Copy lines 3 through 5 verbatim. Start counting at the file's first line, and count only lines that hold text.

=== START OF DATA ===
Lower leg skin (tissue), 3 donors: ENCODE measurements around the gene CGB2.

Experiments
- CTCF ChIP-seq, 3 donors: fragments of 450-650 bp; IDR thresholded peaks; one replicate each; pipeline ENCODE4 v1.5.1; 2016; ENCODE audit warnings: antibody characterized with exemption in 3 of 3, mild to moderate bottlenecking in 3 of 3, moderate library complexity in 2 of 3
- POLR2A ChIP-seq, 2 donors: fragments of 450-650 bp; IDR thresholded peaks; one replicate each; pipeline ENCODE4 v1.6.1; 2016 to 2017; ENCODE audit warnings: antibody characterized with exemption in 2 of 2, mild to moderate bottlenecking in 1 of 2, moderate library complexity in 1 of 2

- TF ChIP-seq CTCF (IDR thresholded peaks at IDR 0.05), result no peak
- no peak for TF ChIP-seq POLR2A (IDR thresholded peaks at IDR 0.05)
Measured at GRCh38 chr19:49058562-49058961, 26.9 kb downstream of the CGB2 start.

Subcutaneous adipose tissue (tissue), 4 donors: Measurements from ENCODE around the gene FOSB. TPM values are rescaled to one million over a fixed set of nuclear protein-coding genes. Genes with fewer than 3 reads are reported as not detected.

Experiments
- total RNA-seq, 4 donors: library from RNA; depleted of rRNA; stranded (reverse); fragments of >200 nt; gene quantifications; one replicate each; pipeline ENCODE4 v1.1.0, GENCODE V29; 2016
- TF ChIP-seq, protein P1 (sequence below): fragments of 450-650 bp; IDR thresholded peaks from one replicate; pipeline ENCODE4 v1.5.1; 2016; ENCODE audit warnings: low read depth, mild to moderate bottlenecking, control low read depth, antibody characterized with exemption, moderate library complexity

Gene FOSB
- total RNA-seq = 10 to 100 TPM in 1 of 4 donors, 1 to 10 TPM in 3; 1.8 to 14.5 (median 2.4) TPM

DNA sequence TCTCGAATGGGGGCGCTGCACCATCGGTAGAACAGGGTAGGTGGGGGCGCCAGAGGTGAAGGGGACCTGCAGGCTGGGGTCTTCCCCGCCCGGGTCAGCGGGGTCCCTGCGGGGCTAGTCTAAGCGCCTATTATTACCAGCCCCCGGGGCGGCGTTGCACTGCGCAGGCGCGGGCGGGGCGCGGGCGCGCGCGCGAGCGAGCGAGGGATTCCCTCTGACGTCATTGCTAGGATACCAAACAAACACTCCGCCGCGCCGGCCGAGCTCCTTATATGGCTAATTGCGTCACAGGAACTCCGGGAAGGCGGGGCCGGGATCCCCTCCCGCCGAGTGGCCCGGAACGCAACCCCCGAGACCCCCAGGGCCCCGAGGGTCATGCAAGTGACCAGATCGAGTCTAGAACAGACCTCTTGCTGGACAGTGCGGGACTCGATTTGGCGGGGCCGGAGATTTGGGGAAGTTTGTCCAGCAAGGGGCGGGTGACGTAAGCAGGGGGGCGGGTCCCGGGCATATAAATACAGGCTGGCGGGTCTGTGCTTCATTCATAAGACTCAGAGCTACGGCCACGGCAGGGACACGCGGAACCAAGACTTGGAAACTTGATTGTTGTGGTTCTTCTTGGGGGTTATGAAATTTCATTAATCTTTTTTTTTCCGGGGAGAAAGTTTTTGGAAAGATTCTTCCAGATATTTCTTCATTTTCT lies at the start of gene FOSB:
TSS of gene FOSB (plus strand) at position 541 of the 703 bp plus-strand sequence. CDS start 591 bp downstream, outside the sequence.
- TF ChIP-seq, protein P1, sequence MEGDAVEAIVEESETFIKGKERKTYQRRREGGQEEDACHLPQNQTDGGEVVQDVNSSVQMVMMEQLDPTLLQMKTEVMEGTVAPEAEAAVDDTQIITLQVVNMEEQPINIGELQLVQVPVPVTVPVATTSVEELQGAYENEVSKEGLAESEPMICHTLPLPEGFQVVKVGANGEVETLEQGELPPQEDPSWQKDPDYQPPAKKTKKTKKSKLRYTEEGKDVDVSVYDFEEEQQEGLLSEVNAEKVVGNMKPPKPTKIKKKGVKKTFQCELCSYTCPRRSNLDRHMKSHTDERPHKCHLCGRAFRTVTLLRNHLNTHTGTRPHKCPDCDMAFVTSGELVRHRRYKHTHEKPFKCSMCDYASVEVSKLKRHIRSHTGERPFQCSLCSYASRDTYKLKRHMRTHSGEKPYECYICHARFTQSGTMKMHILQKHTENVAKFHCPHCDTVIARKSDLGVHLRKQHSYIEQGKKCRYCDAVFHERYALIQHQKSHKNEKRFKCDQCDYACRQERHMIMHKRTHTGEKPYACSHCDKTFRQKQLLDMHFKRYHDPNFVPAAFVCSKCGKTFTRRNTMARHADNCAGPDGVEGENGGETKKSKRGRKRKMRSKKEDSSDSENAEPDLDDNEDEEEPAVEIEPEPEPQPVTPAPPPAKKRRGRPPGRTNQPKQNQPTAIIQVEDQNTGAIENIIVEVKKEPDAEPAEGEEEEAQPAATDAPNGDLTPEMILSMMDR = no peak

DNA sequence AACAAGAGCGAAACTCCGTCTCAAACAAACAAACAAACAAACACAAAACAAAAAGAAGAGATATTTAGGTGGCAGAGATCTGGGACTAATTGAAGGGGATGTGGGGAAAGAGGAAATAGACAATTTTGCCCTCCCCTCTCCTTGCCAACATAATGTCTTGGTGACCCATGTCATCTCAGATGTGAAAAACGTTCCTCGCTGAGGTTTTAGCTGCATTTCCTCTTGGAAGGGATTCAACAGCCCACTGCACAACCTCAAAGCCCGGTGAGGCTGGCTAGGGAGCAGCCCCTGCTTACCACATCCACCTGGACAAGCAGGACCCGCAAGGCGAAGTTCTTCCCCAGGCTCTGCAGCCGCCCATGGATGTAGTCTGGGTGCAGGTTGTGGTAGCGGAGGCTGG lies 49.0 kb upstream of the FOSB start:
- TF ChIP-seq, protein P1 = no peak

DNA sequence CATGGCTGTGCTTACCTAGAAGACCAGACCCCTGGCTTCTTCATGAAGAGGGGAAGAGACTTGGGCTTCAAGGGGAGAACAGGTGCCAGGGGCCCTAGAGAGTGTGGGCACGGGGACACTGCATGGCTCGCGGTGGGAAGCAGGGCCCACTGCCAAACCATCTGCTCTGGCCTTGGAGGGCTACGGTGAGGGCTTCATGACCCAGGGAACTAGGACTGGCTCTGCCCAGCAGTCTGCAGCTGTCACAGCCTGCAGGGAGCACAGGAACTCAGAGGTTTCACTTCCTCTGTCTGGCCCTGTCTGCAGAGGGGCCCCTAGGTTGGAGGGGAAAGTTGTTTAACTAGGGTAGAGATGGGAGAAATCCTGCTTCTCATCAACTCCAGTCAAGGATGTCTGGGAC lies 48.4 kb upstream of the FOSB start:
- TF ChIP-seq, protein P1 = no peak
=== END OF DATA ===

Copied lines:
- CTCF ChIP-seq, 3 donors: fragments of 450-650 bp; IDR thresholded peaks; one replicate each; pipeline ENCODE4 v1.5.1; 2016; ENCODE audit warnings: antibody characterized with exemption in 3 of 3, mild to moderate bottlenecking in 3 of 3, moderate library complexity in 2 of 3
- POLR2A ChIP-seq, 2 donors: fragments of 450-650 bp; IDR thresholded peaks; one replicate each; pipeline ENCODE4 v1.6.1; 2016 to 2017; ENCODE audit warnings: antibody characterized with exemption in 2 of 2, mild to moderate bottlenecking in 1 of 2, moderate library complexity in 1 of 2

- TF ChIP-seq CTCF (IDR thresholded peaks at IDR 0.05), result no peak